When it comes to genome mapping, the spotlight has largely been on "physical" maps: those that list the millions of DNA bases embedded in an organism's genome. But many biologists also believe that genetic maps, which mark spots where DNA differs from one person to another, will prove critical in finding gene mutations linked to disease. Now a genetic map crafted by deCODE genetics, a company based in Reykjavik, Iceland, reveals surprising variations in how DNA passes from mothers to their children.
Until now, the largest genetic map for humans was created by the Marshfield Medical Research Foundation in Marshfield, Wisconsin. That map was constructed before the human genome was sequenced, which made it hard to place genetic markers in the right order. The deCODE scientists, in contrast, had the benefit of evolving drafts from the human genome sequence.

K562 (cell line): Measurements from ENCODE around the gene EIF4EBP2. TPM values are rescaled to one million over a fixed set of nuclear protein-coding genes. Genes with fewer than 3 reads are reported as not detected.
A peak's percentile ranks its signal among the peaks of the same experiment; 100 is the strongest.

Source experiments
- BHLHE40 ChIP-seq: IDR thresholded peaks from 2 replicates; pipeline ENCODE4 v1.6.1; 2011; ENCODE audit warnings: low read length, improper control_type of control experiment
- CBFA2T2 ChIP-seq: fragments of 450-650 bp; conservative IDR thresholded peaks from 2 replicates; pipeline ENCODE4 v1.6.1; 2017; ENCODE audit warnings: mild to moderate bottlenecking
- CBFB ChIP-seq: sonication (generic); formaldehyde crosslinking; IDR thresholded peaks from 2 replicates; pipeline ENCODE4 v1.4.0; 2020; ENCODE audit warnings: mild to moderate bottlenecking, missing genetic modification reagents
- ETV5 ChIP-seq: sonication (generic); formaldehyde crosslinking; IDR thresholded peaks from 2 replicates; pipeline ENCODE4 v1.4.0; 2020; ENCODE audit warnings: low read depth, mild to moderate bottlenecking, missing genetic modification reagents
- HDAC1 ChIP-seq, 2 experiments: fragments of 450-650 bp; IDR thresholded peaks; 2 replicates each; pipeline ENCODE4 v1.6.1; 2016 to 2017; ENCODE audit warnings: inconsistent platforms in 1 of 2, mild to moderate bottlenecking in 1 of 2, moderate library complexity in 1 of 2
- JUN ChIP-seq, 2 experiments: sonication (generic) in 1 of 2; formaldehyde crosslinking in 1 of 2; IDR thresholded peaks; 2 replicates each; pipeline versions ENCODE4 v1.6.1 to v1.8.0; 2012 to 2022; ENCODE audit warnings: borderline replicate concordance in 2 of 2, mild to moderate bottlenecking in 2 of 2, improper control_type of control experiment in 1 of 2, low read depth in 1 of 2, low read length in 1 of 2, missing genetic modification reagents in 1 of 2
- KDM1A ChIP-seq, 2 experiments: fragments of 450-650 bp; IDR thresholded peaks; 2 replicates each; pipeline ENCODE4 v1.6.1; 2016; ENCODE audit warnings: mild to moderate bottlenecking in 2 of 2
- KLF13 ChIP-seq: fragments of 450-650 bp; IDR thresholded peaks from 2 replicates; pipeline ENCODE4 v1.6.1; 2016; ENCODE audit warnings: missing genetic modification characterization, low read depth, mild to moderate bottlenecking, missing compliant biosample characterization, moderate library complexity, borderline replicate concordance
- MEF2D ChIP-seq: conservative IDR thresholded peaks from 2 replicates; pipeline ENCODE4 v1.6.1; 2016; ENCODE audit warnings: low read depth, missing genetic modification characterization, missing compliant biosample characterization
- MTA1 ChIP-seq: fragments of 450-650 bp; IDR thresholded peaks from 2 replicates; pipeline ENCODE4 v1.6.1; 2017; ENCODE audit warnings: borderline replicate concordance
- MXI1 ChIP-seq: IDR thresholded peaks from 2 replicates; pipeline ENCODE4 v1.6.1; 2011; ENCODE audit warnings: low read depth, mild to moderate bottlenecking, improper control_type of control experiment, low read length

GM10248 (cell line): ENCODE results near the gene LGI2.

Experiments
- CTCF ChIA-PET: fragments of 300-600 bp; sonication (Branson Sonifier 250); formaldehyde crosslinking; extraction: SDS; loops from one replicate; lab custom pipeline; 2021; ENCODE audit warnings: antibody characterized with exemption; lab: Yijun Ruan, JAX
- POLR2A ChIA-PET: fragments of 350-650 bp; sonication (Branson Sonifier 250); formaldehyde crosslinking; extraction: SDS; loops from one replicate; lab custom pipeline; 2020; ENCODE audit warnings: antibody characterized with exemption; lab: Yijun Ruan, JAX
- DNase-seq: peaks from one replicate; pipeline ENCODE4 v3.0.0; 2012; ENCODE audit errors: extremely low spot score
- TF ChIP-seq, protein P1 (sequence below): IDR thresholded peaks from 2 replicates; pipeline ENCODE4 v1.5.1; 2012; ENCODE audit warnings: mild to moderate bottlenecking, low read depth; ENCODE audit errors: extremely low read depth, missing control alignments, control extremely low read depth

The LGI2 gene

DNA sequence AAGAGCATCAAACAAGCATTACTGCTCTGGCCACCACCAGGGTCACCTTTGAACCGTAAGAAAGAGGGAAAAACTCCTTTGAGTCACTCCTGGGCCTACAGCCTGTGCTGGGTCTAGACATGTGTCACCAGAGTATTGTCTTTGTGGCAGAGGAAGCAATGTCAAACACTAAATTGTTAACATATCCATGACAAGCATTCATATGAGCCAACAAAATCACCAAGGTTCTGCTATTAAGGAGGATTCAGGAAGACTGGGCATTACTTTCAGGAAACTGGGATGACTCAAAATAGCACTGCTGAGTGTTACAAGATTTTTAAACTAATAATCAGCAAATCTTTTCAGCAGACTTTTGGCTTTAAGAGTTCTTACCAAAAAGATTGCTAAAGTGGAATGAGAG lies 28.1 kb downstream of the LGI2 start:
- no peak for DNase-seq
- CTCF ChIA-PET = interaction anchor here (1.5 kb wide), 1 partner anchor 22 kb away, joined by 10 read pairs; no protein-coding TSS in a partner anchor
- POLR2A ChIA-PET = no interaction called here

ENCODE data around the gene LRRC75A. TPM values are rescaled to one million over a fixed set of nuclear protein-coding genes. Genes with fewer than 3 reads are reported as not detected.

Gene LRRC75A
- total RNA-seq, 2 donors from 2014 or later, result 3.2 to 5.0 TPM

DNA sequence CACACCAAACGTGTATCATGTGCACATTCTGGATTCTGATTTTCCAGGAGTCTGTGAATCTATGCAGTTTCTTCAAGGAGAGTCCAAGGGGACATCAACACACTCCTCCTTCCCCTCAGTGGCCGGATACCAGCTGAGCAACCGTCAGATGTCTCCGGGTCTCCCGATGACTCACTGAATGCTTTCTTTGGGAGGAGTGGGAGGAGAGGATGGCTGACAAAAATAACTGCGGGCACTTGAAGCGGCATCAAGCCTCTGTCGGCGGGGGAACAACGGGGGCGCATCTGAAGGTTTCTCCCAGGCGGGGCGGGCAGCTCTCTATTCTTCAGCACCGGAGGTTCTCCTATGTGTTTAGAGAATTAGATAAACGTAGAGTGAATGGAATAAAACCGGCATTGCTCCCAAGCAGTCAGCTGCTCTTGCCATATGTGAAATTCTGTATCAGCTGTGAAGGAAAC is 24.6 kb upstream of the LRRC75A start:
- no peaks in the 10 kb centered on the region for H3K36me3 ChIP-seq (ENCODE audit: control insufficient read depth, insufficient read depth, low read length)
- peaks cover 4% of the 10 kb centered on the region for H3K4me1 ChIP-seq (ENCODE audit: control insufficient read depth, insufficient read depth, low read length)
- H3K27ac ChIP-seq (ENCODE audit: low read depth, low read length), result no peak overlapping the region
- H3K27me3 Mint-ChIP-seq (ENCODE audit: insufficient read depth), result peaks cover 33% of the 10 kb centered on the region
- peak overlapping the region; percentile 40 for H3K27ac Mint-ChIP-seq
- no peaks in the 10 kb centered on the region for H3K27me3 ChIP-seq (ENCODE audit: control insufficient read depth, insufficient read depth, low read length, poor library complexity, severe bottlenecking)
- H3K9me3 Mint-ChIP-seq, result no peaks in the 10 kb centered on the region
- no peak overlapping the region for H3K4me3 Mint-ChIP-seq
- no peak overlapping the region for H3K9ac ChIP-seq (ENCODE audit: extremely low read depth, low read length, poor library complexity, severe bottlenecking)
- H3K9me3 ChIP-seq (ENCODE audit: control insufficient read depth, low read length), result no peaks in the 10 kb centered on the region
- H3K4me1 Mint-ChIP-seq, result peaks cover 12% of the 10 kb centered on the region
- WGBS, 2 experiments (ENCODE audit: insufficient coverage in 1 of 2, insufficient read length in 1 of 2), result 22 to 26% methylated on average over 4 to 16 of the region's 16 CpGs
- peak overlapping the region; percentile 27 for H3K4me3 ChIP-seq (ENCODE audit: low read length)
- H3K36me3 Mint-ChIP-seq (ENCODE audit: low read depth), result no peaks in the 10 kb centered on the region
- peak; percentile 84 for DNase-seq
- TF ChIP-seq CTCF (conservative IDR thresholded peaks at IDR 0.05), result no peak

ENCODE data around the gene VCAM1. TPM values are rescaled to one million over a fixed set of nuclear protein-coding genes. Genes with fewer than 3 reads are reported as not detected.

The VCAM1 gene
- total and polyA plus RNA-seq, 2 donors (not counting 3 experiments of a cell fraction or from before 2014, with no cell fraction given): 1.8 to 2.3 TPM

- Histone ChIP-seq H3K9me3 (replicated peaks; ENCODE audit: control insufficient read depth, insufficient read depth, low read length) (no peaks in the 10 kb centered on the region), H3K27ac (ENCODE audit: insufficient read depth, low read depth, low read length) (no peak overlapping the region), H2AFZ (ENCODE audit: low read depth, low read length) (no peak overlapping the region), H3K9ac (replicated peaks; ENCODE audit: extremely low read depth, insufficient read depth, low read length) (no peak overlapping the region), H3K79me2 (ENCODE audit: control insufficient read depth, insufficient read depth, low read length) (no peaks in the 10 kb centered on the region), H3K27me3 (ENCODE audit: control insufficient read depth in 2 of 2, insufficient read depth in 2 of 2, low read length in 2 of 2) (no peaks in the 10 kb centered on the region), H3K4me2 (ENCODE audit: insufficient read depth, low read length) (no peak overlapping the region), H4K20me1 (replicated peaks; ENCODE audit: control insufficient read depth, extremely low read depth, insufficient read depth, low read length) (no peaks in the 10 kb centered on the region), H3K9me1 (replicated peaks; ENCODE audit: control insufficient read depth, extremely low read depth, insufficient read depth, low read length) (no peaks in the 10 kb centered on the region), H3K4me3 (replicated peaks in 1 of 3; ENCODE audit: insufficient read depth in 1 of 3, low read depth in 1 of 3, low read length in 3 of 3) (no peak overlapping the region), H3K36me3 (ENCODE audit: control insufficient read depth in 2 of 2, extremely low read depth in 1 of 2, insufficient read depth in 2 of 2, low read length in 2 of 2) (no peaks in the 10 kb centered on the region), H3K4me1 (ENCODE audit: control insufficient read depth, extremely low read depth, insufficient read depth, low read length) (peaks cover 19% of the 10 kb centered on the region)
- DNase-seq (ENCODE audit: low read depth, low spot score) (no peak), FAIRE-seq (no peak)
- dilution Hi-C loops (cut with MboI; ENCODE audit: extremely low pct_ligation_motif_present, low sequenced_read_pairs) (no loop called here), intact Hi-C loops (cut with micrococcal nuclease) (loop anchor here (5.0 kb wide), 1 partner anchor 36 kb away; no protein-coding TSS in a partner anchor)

To assemble the map, the researchers, led by the company's CEO Kari Stefansson, collected samples from 869 people from 146 families in Iceland. Whenever possible, they included samples from both parents and their children, tracing how various pieces of chromosomes recombined upon fertilization to produce the offspring's new chromosomes. Stefansson's team identified 5136 spots on the genome where changes occurred. Scientists already knew that recombination shuffles the contents of maternal chromosomes 60% more than the contents of paternal chromosomes. Surprisingly, the team also found that some mothers' chromosomes get mixed up in their offspring more than those of other mothers'. Such differences in recombination may help explain why their families differ in disease susceptibility, says Stefansson.
The deCODE map "is about a fivefold improvement" in the resolution of the Marshfield map, says James Weber, director of the Center for Medical Genetics at Marshfield. "They've confirmed recent findings that individual women differ from each other," he adds. However, why that is "we can only speculate at this point." DeCODE published the map online 10 June in Nature Genetics and will make it freely available on its Web site.